Saturday, December 15, 2012

"Enterpreneurial City Halls" Across America

We're pretty deep into the holiday chaos right now and I haven't had time to post as much here. But before it gets away I wanted to mention, this recent NYT series on government "incentive" subsidies to businesses.

A Times investigation has examined and tallied thousands of local incentives granted nationwide and has found that states, counties and cities are giving up more than $80 billion each year to companies. The beneficiaries come from virtually every corner of the corporate world, encompassing oil and coal conglomerates, technology and entertainment companies, banks and big-box retail chains. 

The cost of the awards is certainly far higher. A full accounting, The Times discovered, is not possible because the incentives are granted by thousands of government agencies and officials, and many do not know the value of all their awards. Nor do they know if the money was worth it because they rarely track how many jobs are created. Even where officials do track incentives, they acknowledge that it is impossible to know whether the jobs would have been created without the aid. 

“How can you even talk about rationalizing what you’re doing when you don’t even know what you’re doing?” said Timothy J. Bartik, a senior economist at the W.E. Upjohn Institute for Employment Research in Kalamazoo, Mich. 

The Times analyzed more than 150,000 awards and created a searchable database of incentive spending. The survey was supplemented by interviews with more than 100 officials in government and business organizations as well as corporate executives and consultants. 

A portrait arises of mayors and governors who are desperate to create jobs, outmatched by multinational corporations and short on tools to fact-check what companies tell them. Many of the officials said they feared that companies would move jobs overseas if they did not get subsidies in the United States.

Most of us are familiar with the grift pro sports franchises play on municipalities where they regularly threaten to move if they don't receive a new package of inducements, or a new stadium from the local taxpayers. Fewer of us realize, though, that, rather than an aberration, this sort of thing is standard business practice across a wide variety of industries.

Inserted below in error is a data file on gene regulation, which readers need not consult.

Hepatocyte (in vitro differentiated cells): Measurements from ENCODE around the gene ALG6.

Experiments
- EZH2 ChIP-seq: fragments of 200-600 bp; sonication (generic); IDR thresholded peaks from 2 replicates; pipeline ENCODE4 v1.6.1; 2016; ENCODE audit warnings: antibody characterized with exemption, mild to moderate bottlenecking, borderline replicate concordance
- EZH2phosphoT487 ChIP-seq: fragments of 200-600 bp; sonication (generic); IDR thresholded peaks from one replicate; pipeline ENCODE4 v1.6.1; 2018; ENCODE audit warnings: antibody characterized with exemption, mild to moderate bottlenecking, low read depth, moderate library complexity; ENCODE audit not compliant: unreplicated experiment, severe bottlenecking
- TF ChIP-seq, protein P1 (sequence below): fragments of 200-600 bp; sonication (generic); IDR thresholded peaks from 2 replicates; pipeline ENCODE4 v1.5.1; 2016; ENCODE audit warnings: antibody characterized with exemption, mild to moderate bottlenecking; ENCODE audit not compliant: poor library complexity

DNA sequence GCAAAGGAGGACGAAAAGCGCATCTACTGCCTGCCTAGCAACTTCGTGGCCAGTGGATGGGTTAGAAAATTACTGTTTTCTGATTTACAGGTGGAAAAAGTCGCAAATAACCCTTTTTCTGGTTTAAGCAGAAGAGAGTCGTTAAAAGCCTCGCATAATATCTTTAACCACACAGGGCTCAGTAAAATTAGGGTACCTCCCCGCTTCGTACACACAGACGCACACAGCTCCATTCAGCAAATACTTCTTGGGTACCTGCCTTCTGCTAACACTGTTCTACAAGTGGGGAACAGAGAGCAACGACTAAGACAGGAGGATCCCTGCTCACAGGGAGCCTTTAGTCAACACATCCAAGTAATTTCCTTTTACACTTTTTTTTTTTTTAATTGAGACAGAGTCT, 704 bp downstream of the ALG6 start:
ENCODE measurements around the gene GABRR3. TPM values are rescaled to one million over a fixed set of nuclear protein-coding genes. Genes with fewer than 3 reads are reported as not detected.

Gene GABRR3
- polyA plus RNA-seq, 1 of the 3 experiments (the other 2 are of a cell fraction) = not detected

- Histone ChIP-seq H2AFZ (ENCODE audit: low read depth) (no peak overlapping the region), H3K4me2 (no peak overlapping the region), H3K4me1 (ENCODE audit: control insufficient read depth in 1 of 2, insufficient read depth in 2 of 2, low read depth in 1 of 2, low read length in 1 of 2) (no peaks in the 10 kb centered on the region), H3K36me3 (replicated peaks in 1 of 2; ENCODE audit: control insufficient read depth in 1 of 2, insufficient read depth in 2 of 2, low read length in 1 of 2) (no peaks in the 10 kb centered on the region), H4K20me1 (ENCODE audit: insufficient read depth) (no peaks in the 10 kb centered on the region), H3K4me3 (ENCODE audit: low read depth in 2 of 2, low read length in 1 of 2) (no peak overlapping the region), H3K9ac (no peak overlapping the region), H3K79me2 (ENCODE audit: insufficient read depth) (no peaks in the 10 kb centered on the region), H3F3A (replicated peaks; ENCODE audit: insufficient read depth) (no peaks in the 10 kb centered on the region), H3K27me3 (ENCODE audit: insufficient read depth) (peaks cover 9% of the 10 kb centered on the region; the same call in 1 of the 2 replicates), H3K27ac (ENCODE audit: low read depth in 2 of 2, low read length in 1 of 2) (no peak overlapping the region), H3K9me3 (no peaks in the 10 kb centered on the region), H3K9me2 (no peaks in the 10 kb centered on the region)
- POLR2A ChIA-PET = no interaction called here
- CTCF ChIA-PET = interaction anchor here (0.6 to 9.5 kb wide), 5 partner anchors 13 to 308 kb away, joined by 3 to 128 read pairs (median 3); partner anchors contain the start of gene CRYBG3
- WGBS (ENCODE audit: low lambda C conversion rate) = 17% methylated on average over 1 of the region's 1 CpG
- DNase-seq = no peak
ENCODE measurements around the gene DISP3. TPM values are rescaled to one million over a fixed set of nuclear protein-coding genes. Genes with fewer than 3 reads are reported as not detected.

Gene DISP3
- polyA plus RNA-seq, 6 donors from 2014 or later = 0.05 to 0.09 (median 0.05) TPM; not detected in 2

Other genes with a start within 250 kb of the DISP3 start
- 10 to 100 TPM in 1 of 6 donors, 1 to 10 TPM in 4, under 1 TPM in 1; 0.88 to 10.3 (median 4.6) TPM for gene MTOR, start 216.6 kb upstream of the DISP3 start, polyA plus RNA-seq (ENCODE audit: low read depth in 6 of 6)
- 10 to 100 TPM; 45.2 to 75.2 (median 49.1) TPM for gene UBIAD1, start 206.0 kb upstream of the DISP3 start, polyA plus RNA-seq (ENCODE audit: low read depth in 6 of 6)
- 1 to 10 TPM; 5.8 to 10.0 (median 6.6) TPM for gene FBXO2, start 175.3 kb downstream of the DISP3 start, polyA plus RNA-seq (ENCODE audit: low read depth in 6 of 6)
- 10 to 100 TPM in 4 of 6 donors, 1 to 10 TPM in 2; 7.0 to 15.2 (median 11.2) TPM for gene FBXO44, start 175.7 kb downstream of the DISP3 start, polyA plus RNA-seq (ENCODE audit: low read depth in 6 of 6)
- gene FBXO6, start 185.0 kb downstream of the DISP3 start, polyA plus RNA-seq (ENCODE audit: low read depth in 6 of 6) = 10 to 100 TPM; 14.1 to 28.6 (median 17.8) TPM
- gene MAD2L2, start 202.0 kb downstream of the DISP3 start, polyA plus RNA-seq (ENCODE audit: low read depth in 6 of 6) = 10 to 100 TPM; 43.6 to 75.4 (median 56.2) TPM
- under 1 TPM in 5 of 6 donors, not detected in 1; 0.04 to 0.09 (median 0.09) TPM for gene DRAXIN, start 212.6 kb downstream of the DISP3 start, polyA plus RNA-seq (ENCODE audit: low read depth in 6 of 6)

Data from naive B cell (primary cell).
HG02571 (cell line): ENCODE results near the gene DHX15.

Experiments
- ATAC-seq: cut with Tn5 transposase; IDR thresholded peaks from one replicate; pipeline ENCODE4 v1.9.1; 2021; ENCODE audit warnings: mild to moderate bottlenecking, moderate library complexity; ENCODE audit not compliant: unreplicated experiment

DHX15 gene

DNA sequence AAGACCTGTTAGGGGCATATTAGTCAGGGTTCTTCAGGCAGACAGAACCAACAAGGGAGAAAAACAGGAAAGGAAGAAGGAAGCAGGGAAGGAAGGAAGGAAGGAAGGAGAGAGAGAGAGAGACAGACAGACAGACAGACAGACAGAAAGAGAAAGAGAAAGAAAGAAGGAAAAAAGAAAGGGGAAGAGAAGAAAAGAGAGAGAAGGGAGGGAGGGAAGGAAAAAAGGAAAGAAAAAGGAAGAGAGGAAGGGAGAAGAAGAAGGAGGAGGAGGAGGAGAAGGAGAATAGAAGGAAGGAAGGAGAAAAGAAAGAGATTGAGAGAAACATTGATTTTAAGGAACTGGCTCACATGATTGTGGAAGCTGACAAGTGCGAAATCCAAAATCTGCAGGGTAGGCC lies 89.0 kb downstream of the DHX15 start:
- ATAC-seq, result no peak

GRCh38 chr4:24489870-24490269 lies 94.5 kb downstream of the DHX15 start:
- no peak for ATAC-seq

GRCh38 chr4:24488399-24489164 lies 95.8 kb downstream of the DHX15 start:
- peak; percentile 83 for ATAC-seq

The Times feature comes with a database of "incentive" programs broken down by state. Such giveaways currently amount to $1.79 billion or roughly 20 percent of Louisiana's budget. The biggest slice of that goes, of course, to oil and gas in the form of allowances and exemptions from state severance taxes.

Another significant chunk of our state budget  goes toward the so-called "Hollywood South" package of incentives. Earlier this year a report released by the Louisiana Budget Project concluded that these incentives are expensive and unproductive.
The Louisiana film tax credit program—born in 1992 and vastly expanded in 2002—has mushroomed into one of the nation’s costliest. 1 As the state’s investments in education, health care, infrastructure, and other critical services have faced a series of severe cuts, the subsidies paid to Hollywood continue to grow—29 percent over the most recent fiscal year. Louisiana paid $231 million in credits in 2011-12, bringing the state’s total film spending to more than $1 billion over the past decade.

Unfortunately, the returns to the state on this investment, like many of the movies made here, have been a flop. While the subsidies have helped create film industry jobs that weren’t here before, many of these positions are temporary and have come at a steep cost to taxpayers, who paid an average of more than $60,000 per direct job.
We've also witnessed the havoc the Hollywood South program has wreaked on the New Orleans Saints, on the Blaine Kern family, even on the cost of providing essential flood protection to New Orleans.

Worse yet, as the LBP report says, the competition between states and municipalities to offer the most attractive inducements to industries creates an incentive for our political leaders to become ever more compliant in this effort.